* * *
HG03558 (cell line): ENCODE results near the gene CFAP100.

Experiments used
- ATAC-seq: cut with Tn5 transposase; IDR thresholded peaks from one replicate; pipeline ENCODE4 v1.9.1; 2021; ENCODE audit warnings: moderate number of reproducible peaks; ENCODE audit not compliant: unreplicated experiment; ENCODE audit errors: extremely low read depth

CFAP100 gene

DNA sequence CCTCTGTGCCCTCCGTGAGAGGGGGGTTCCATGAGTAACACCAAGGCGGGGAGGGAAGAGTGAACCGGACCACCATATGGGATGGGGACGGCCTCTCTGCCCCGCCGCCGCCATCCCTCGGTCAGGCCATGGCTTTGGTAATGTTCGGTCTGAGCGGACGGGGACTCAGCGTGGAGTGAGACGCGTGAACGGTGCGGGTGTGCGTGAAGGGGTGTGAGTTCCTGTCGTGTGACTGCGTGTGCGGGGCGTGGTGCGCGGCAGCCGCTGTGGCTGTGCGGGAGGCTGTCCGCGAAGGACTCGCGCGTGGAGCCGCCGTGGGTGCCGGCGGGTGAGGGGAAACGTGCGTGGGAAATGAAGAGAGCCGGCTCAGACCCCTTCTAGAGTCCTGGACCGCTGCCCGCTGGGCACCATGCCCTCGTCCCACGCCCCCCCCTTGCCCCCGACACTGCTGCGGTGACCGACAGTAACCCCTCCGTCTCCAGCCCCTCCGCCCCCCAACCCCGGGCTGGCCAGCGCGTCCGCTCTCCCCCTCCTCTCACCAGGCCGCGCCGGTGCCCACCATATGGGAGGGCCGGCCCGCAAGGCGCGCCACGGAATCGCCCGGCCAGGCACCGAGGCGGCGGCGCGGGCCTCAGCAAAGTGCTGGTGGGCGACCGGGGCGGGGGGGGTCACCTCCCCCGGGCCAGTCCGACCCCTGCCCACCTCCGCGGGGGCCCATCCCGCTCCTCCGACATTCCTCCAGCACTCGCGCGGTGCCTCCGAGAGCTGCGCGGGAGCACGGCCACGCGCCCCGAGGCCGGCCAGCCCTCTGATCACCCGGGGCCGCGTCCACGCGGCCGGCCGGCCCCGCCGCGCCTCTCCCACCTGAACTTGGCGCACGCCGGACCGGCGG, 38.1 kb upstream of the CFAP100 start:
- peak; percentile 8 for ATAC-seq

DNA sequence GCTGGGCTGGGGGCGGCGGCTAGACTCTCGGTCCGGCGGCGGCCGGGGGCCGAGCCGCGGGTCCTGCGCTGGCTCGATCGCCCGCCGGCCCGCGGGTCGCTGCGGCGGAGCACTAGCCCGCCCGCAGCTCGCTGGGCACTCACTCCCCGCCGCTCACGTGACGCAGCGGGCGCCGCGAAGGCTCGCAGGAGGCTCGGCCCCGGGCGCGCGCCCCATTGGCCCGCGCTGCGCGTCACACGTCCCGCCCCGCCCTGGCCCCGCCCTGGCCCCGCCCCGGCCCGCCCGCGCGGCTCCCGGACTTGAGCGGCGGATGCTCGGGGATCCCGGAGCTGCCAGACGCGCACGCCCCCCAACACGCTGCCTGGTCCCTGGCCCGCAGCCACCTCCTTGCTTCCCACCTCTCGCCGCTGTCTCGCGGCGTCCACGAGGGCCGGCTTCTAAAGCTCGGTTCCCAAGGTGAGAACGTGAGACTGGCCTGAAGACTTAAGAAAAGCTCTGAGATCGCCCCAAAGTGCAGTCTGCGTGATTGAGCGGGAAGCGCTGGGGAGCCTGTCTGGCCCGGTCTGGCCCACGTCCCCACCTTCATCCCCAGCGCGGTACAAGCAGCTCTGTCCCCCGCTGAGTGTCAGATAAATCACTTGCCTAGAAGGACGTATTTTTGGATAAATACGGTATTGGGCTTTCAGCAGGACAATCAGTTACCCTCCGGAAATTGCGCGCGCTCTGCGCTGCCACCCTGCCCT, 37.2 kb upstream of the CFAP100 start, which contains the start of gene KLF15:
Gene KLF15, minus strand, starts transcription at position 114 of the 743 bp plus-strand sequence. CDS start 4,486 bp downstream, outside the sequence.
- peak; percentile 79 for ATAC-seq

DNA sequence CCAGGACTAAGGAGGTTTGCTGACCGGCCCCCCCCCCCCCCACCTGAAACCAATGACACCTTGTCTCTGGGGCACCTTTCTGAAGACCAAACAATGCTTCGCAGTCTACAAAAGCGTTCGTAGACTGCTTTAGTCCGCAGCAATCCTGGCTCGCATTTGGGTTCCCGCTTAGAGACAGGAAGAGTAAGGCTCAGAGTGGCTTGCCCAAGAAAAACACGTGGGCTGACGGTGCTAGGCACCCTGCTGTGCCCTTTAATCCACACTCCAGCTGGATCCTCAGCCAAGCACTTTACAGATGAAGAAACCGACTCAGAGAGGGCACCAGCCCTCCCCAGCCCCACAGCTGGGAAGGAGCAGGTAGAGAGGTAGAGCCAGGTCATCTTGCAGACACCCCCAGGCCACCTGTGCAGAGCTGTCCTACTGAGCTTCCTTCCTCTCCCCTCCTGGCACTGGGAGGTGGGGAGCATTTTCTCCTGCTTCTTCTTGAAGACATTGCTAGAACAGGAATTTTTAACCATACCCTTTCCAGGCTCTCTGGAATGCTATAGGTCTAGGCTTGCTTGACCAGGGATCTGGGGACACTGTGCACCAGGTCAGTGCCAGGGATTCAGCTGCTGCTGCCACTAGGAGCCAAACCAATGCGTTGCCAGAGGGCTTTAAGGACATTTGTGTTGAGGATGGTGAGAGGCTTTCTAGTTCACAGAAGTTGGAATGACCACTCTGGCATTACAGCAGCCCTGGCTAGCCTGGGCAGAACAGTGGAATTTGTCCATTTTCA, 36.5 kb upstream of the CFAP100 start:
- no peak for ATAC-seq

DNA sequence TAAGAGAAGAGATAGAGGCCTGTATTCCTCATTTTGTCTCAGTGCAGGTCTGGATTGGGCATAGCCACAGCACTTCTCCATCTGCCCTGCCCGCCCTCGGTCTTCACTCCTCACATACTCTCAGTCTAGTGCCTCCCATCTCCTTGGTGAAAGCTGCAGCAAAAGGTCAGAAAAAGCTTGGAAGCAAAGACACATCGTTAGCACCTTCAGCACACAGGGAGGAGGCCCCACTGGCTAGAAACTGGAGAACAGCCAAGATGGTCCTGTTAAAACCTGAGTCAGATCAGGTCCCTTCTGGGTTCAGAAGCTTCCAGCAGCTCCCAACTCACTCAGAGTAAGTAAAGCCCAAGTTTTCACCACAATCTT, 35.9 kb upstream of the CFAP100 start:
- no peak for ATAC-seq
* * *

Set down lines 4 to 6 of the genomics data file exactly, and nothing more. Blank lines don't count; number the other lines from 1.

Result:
CFAP100 gene

DNA sequence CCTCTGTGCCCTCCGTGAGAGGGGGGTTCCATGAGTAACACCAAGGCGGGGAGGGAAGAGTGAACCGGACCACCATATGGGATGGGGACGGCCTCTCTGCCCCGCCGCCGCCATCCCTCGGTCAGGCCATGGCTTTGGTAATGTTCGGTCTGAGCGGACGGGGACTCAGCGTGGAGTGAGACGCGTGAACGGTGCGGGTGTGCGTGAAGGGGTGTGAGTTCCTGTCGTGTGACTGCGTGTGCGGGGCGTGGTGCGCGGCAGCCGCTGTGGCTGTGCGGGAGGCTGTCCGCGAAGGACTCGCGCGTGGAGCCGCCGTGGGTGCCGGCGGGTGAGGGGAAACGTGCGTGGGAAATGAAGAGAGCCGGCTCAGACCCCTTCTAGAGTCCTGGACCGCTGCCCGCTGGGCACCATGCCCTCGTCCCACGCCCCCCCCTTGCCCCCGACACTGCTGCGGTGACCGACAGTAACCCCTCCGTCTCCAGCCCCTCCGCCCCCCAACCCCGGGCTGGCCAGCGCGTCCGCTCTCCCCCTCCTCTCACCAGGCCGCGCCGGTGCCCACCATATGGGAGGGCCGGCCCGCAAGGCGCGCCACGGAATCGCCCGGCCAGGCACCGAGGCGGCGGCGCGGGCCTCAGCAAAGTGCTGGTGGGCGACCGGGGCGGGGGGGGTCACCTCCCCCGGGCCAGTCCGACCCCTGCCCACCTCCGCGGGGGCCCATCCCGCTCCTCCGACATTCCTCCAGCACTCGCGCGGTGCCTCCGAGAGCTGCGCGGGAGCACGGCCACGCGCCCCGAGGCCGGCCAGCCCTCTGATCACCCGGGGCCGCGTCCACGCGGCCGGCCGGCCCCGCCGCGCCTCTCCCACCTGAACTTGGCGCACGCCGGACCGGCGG, 38.1 kb upstream of the CFAP100 start:
- peak; percentile 8 for ATAC-seq